At 700 metres above sea level, Kelvin Falls receives an average of 650 mm of (predominantly Summer) rainfall per year. The property as it is today is 790 hectares (or about 2000 acres), and is made up of soil types which vary from the clay loam at the front paddocks to the sandy granite in the hills. The country is mostly ironbark, gum and stringybark open rangeland, typical of New England Granite land types. There are three creeks on Kelvin Falls which merge into one to form Lord John Swamp Creek. These are seasonal creeks and usually flow for about six months of year.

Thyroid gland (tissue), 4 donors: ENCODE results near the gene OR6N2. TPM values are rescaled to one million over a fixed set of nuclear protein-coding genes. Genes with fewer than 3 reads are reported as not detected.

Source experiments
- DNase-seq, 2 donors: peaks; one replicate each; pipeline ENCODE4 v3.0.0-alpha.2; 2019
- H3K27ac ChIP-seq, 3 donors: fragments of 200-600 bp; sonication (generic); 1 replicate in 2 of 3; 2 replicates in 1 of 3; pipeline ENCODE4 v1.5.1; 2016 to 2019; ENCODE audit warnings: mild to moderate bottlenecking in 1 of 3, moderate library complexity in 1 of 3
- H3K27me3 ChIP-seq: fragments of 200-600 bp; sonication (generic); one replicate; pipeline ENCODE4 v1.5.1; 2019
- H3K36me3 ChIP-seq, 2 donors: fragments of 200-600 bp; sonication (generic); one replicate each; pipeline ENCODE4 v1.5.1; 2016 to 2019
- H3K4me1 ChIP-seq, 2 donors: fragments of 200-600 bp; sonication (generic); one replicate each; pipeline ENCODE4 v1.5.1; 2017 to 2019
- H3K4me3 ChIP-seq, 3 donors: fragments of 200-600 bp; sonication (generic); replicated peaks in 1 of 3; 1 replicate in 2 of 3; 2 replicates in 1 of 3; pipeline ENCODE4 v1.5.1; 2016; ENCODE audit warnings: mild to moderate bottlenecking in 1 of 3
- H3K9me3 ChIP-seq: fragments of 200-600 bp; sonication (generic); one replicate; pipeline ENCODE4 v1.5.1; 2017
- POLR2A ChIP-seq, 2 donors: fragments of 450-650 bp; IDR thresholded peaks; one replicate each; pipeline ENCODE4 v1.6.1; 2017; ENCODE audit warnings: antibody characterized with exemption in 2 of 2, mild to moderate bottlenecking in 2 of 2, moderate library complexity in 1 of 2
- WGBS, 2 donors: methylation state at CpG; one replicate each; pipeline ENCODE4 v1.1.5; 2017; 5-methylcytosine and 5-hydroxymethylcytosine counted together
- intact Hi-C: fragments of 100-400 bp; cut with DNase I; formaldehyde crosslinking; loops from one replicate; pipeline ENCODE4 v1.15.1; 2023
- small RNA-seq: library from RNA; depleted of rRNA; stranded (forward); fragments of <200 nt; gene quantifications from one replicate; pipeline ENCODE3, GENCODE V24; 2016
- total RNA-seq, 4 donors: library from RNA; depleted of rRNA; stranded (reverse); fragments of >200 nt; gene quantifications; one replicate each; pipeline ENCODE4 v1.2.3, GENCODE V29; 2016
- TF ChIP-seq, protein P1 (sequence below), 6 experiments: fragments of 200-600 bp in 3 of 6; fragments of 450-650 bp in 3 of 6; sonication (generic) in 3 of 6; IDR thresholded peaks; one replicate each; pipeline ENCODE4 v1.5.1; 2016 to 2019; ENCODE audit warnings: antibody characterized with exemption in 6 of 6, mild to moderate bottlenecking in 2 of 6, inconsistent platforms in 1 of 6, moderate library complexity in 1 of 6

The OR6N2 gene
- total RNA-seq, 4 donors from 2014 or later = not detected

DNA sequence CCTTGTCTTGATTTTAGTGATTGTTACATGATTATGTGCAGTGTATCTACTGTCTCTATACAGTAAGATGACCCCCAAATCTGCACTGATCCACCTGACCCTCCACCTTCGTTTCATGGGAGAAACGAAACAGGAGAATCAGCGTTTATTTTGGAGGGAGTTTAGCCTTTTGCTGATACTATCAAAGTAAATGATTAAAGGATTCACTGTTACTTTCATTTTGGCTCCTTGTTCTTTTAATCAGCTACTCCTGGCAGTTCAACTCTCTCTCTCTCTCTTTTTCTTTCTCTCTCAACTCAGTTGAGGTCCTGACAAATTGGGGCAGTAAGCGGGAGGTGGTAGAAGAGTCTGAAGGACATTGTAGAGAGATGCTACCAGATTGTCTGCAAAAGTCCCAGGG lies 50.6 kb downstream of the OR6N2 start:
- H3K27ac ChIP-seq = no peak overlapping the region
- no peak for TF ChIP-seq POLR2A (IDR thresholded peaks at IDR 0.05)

There are four water falls on these creeks which the property is named after. Albert Falls can be accessed with a 2wd vehicle and is located near the pine trees on the creek flats. Albert was thought to be an indigenous elder and possibly one of the last remaining traditional owners of the land south of Warwick – which is now known as Elbow Valley and Wildash.
A short (1.5km) hike upstream of Albert Falls you will find a series of waterfalls known as the Top Falls.
The Gap Falls (or Cicada Falls) is a 4.5km hike or short 4wd drive and is one of the best spots for camping or a picnic.